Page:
Housing a single 500GB Samsung HD501LJ drive, the Buffalo DriveStation Combo 4 offers a whopping amount of storage, certainly enough to hold a few years worth of family photos and music, and plenty for the organised professional.
It also gives you plenty of ways to connect it to your Mac and can be used as a Time Machine drive right out of the box.
There's no RAID option with this drive, but RAID isn't for everyone. The enclosure is fairly basic, but that has a stronger attraction for people who just want something to work right away.
The speed of the drive was impressive. It has two FireWire 800 ports, one FireWire 400 port, one USB 2.0 port and one eSATA port.
The FireWire 800 random uncached write speed was 36.76 MB/sec, the same test over FireWire 400 returned 32.60 MB/sec and 28.4 MB/sec over USB 2.0 (we didn't test the eSATA port). So not too shabby for this type of drive, but note that the My Book Studio II is much faster over FireWire 800 in RAID 0.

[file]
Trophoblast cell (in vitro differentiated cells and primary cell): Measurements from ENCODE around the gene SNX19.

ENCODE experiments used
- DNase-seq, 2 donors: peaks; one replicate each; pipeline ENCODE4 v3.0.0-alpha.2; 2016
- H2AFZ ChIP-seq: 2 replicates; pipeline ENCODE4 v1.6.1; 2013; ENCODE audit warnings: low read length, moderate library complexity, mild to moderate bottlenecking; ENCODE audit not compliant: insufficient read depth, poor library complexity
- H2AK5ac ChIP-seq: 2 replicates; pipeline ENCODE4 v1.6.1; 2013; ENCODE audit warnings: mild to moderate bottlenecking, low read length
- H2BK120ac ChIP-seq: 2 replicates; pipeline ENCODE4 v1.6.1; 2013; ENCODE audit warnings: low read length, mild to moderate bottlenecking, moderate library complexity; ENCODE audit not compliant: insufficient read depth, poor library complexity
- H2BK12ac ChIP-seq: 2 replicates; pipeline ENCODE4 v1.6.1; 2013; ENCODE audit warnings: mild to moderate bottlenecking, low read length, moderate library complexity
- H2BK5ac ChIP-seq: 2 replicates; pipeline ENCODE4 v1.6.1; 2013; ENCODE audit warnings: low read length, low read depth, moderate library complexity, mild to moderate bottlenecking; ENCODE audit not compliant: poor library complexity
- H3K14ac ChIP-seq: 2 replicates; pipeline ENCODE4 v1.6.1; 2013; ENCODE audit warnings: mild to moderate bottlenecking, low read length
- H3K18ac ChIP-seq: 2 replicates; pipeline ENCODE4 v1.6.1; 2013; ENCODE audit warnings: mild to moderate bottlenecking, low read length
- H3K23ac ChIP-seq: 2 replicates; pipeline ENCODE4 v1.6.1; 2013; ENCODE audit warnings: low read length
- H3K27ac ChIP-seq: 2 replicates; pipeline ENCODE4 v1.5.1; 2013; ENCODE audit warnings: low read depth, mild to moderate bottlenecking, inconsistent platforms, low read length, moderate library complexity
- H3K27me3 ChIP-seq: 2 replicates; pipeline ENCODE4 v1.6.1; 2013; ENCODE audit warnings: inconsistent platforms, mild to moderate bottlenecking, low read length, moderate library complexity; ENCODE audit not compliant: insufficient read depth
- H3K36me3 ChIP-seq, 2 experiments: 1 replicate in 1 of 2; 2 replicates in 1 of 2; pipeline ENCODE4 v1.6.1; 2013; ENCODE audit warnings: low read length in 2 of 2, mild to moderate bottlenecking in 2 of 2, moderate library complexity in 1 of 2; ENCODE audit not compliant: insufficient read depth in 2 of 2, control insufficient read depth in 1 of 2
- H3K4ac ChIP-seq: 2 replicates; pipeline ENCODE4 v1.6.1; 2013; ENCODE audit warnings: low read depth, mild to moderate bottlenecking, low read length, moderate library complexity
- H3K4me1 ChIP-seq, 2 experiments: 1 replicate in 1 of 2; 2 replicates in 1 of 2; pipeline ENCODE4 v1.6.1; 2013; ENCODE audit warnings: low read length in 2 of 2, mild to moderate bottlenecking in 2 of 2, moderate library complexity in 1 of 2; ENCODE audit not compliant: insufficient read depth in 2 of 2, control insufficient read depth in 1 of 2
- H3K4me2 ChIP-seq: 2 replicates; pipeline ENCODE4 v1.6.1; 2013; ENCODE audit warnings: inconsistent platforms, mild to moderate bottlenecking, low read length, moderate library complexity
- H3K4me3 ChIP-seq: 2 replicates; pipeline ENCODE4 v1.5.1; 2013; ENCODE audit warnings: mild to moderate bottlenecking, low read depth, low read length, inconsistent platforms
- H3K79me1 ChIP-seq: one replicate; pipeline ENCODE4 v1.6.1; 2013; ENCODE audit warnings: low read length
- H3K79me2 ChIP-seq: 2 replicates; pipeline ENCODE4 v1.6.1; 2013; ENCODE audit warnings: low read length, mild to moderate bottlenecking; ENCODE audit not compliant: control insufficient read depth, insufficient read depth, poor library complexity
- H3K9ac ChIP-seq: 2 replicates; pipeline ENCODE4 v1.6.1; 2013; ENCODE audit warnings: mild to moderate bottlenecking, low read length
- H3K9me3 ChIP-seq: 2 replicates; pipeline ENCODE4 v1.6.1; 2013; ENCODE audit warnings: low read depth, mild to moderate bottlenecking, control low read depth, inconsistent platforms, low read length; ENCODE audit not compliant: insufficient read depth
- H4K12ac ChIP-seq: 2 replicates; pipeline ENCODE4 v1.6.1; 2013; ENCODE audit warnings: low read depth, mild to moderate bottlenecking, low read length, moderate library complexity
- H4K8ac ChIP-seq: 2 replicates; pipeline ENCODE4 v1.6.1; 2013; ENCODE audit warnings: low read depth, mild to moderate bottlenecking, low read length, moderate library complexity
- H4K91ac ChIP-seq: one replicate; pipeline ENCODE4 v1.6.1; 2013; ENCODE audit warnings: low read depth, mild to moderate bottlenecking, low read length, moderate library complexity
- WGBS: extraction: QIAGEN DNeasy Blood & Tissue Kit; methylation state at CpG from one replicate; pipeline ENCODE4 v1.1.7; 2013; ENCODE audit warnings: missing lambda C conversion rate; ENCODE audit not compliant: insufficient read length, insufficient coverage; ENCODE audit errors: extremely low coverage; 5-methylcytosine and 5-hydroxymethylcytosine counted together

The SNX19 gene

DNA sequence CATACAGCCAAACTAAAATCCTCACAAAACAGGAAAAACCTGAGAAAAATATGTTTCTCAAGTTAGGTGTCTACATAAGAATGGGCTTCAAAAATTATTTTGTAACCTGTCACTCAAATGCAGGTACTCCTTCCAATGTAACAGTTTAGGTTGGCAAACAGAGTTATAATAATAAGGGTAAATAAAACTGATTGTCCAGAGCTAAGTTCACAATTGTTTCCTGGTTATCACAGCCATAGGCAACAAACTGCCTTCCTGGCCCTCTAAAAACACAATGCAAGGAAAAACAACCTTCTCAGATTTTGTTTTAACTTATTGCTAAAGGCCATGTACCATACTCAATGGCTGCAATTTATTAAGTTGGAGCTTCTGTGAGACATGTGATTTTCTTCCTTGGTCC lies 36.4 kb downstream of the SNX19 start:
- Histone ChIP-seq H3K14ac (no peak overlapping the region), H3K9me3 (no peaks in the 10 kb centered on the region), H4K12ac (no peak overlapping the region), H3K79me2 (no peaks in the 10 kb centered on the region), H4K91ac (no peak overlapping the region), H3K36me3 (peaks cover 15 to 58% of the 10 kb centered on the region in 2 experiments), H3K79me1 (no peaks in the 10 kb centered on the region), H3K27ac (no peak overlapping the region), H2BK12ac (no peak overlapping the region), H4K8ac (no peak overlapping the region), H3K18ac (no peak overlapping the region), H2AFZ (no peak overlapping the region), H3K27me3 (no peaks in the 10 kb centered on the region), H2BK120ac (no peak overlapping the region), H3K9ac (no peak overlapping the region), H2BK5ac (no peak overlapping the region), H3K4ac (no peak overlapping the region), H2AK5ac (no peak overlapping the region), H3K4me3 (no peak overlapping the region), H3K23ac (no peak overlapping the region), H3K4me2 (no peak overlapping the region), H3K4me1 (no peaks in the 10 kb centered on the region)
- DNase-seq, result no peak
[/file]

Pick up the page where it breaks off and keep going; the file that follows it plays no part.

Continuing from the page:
The one thing we would ask for in the next caddy update is some kind of activity indicator on the front panel. There's nothing to show the different functions of the drive, or the current volume of data on the drive at a glance.
By contrast, nearly all of Western Digital's drives, including the whole My Book range, carry an LED indicator to tell you what the drive is doing, including warnings of possible danger.
Questionable build quality
The DriveStation Combo4 is a quiet drive but after a day of activity is was quite hot to the touch.
Also, the material used for the external caddy chips easily, and two of the legs on the four-legged stand buckled during our 'knock' test, which involves dropping a book on the drive. So we had some build quality concerns, though not enough to mark the drive down too badly.